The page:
Where does the line get drawn between loyalty and fealty? Allison sticks around because she might believe Maxine will become overwhelmed without her or she does truly fear how Maxine will react if she tells her or any number of other things, but we don’t know. It all just kind of resolves peacefully.
And through Elise and Jeff and Eli—her cheating ex and a dashing local farmer, respectively—the film examines the naive and experienced perspectives of better/worse and right/wrong in relationships. And with Maxine, the nuance of fleeing to and running from your desires and fears is put on display. There’s actually a lot of quietly subdued and heartfelt considerations in the film, but they unfortunately don’t get explored as much as you’d hope.
There is, however, a sweet, sentimental core to the movie that’s pretty hard to ignore and impossible to not love. Seeing how the immediate exposure between Eli and Elise forms something deep and essential is egregiously delectable. The film is steeped in the notion that the rose tint of the important things in life isn’t always from a lens covering our eyes. Sometimes they really are just that good.
Even the bad guy isn’t all that bad. In fact, it’s hard to pin down a real antagonist to the entire story. Jeff, of course, is a cheater, but he is gone for much of the film. And Jared, heir to the camp by way of his mother Sally, is actually quite a funny little fellow despite his desires to turn Takota into a nonsensical digital media summer camp.
A good amount of Camp Takota‘s success in being a wholly amiable romp actually comes from its actors. Mamrie Hart is kind of a revelation as her emotional turns inspired genuine movement in the cold, lifeless lump in my chest doctors tell me is a heart. Hannah Hart is also a treat, flexing gravitas I was unaware she had in Allison’s pivoting point. And of course, their penchant for curating laughs is in full effect here.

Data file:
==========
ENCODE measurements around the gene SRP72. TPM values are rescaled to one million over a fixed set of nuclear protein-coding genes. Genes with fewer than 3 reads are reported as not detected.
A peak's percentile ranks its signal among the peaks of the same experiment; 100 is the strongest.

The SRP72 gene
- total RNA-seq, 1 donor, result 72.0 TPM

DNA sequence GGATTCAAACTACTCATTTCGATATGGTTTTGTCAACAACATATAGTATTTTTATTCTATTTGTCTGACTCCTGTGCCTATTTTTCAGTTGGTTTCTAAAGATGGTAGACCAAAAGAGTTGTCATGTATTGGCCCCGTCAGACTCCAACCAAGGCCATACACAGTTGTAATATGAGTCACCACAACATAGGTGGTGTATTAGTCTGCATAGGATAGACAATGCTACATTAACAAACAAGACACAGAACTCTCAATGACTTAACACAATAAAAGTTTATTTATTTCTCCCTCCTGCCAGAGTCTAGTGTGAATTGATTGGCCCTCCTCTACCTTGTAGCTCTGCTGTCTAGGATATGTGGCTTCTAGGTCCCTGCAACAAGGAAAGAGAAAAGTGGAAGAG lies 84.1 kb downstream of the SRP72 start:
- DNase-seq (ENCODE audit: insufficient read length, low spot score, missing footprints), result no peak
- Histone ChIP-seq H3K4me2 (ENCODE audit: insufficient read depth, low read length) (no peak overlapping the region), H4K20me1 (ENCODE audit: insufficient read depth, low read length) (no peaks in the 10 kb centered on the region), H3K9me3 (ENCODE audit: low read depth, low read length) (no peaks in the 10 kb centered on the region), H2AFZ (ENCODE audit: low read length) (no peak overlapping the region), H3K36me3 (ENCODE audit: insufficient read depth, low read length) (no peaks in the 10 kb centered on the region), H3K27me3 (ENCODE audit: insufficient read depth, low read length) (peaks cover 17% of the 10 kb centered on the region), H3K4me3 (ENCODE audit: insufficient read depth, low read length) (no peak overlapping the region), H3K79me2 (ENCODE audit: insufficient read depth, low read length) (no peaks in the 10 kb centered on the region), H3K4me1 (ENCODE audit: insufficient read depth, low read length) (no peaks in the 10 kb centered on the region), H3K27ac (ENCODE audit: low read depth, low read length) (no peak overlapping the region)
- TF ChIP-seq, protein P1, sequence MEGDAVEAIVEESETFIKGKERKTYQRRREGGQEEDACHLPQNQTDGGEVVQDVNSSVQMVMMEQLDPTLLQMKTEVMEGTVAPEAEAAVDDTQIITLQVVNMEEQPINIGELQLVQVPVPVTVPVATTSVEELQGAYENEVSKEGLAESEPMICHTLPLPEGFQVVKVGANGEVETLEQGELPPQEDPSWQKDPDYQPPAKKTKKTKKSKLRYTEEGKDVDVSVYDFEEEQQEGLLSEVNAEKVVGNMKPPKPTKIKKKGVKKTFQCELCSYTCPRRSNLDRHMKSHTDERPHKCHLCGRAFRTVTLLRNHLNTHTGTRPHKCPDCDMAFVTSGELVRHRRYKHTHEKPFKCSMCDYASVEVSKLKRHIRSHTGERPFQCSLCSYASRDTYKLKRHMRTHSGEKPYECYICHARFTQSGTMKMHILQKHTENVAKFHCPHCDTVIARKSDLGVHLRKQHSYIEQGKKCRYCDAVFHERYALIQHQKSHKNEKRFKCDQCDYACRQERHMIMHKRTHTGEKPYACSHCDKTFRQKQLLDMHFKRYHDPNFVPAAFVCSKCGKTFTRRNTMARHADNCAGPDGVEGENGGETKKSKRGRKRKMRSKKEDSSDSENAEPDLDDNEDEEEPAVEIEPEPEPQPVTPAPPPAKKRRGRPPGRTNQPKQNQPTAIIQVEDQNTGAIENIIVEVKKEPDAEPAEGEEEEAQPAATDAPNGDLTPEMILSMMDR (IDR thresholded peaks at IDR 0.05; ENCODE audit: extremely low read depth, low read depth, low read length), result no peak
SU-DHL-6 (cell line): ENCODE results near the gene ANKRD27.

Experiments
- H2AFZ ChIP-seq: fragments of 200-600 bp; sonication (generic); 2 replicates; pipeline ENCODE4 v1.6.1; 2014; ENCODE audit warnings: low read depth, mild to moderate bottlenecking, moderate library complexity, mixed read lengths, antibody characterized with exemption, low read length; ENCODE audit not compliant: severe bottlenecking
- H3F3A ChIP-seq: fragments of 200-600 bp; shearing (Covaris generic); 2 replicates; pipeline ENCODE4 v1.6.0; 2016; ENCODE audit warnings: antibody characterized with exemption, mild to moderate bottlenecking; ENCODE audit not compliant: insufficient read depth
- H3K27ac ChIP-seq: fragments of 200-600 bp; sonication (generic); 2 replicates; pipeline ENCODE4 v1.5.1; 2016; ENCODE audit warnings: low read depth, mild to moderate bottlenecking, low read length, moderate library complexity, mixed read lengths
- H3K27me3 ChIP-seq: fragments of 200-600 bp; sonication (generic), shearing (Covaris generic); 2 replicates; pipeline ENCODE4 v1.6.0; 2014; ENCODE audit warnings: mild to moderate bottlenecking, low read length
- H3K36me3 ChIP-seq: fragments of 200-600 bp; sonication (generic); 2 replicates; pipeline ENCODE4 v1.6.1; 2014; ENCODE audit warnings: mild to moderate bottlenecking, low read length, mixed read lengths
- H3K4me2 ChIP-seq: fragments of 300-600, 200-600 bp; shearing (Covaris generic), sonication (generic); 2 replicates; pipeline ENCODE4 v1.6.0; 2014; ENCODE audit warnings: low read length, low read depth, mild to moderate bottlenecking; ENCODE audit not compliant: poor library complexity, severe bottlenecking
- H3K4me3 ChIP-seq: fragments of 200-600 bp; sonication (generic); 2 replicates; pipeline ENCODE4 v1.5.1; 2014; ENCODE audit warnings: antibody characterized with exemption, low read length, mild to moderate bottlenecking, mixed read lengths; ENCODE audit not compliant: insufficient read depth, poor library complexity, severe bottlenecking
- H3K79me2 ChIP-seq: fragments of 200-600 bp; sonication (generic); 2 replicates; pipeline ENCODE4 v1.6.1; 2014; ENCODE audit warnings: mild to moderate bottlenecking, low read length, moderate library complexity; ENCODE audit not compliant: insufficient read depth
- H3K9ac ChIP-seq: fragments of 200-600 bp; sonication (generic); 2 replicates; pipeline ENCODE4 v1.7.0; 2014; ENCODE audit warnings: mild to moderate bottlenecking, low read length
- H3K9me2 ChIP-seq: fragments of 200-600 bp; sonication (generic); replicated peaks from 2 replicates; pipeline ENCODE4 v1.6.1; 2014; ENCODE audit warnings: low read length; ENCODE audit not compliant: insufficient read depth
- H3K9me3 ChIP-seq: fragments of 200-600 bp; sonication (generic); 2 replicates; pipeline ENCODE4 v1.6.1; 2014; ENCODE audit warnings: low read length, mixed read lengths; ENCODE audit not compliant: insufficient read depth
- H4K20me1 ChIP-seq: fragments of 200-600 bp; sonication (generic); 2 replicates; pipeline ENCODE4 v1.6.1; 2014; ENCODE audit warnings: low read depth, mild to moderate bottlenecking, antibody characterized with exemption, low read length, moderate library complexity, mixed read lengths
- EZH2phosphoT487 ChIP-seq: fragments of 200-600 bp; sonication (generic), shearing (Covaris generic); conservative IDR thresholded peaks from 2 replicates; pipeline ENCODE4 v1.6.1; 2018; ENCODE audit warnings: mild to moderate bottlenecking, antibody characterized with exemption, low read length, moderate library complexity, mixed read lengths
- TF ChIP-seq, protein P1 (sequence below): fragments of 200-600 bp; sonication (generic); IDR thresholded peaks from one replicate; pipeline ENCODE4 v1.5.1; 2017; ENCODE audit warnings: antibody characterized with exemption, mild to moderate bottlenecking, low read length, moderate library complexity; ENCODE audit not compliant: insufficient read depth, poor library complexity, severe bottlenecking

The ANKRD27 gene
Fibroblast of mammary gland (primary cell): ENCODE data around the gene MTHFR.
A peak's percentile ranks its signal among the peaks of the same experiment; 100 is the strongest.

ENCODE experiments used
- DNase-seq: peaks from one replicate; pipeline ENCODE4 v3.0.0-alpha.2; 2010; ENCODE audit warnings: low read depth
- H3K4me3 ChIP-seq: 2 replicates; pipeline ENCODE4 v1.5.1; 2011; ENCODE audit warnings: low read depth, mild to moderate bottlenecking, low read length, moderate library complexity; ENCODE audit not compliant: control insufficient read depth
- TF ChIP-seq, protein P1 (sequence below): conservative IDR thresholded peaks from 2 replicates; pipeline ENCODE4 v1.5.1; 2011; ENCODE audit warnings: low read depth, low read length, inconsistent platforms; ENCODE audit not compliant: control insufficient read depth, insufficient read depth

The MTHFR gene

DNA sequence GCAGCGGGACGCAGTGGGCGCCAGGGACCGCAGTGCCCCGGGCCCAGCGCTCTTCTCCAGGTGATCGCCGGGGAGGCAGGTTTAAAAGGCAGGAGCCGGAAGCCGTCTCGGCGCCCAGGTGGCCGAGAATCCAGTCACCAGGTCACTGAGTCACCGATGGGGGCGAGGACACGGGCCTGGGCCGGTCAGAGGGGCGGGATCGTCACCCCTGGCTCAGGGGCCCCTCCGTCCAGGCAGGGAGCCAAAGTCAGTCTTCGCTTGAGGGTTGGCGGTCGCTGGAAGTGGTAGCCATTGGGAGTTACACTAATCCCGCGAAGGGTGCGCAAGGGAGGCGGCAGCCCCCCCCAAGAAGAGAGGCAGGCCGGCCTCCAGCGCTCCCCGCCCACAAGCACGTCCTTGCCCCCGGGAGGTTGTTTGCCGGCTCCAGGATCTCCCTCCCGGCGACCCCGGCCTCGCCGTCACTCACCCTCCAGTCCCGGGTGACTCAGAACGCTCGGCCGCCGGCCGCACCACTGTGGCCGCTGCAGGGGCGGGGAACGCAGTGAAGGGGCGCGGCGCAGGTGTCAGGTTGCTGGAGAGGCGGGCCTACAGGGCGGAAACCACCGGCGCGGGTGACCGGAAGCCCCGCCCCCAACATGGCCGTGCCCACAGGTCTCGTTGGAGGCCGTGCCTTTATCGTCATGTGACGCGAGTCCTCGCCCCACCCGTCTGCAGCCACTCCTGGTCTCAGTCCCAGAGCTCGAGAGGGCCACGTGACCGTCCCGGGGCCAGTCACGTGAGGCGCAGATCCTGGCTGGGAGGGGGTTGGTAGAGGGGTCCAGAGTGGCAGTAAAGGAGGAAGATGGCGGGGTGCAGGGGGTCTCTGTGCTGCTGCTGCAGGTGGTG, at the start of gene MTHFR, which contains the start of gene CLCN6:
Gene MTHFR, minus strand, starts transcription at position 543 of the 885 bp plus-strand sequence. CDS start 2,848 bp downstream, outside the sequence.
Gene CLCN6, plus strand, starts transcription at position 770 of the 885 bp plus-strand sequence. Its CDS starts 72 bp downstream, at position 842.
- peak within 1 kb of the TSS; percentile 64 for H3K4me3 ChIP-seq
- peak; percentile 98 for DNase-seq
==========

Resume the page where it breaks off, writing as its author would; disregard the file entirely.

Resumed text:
I suppose that the real resolution to the film lies in the romance between Eli and Elise, which means it comes down to Helbig and Chris Riedell (half of the movie’s directors the Brothers Riedell). The compacted timeline of infatuation they truck through is endlessly smile-inducing, if completely predictable. Helbig and Riedell make the inherently awkward parts of creating “moments” between two people seem as effortless and beautiful as lying in a windswept field.
Like I said, Camp Takota is a film that oozes charm. Its main cast does so almost too easily, but the supporting cast does its work, too. And on occasion, they even show off some acting chops that take the overly sweet edge off the whole experience. It has to fight, however, against the visible struggles of first-time movie directors, feature film production studios, and screenplay writers.
They never devolve into full-on problems, but the rough edges are there, scratching at you as you watch the film. Thankfully, you are left in the fully capable, funny, interesting, and engaging hands of two Harts and a Helbig. They—and most of the folks in the film—make it hard to look at anything else but the movie’s victories. And they are worth seeing. But you won’t be able to ignore all of the fraying bits.
+ One of the most charming things you’ll see this month
+ Manages to introduce interesting and complex ideas into the story
+ Standout acting chops from the cast
– Failure to follow through on its intriguing reflections in a conventional tale
– A stilted movement between disparate parts of the plot
Final Score: 7 out of 10